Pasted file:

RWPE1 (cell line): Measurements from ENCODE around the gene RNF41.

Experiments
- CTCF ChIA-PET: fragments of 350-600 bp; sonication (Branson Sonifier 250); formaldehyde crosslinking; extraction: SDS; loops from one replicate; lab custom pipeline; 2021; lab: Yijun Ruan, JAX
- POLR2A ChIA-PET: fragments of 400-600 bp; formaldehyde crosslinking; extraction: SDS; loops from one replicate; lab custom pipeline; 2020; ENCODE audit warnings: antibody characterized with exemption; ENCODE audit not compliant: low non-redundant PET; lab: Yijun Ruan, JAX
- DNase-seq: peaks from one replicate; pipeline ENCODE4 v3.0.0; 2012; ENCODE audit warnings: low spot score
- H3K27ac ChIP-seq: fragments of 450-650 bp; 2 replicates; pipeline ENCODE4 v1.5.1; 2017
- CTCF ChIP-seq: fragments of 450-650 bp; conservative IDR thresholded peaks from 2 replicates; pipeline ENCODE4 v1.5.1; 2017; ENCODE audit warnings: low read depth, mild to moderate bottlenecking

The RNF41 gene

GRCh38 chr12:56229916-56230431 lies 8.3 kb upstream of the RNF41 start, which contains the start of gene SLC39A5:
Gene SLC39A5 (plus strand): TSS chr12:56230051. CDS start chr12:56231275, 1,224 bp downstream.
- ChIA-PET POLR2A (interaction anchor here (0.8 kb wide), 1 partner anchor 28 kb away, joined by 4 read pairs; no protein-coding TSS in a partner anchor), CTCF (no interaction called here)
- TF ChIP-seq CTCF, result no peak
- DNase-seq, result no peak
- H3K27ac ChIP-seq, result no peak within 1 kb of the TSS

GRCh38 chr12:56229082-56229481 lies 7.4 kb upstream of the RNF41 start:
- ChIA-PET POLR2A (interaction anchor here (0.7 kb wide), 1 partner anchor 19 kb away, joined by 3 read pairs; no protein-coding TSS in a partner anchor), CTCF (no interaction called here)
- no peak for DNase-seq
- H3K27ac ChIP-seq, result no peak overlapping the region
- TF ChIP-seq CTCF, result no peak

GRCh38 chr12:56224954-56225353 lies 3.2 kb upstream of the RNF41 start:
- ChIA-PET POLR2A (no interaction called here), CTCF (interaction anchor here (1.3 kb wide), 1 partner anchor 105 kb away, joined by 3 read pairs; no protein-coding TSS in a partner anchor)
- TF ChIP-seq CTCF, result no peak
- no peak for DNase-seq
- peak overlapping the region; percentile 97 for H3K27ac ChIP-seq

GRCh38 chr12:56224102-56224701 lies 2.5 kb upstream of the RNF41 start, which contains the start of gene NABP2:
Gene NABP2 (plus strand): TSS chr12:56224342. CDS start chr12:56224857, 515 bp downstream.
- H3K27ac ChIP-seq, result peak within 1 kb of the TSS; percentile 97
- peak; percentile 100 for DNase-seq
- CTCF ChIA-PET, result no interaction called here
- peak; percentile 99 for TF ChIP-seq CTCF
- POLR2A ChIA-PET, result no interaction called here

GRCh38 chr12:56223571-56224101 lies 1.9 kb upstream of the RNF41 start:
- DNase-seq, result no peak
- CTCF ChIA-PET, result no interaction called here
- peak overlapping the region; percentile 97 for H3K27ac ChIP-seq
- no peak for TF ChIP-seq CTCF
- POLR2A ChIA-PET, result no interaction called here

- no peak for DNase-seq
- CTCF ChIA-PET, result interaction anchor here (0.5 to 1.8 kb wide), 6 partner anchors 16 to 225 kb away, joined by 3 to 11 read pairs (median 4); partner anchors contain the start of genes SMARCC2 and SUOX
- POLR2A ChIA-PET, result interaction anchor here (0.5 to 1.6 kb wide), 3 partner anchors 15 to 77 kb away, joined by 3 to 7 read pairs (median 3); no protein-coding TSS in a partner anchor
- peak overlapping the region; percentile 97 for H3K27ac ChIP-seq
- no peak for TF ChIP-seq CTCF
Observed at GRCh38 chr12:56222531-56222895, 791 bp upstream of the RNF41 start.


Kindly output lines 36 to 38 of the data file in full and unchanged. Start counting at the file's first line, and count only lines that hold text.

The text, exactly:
- no peak for TF ChIP-seq CTCF
- POLR2A ChIA-PET, result no interaction called here

- no peak for DNase-seq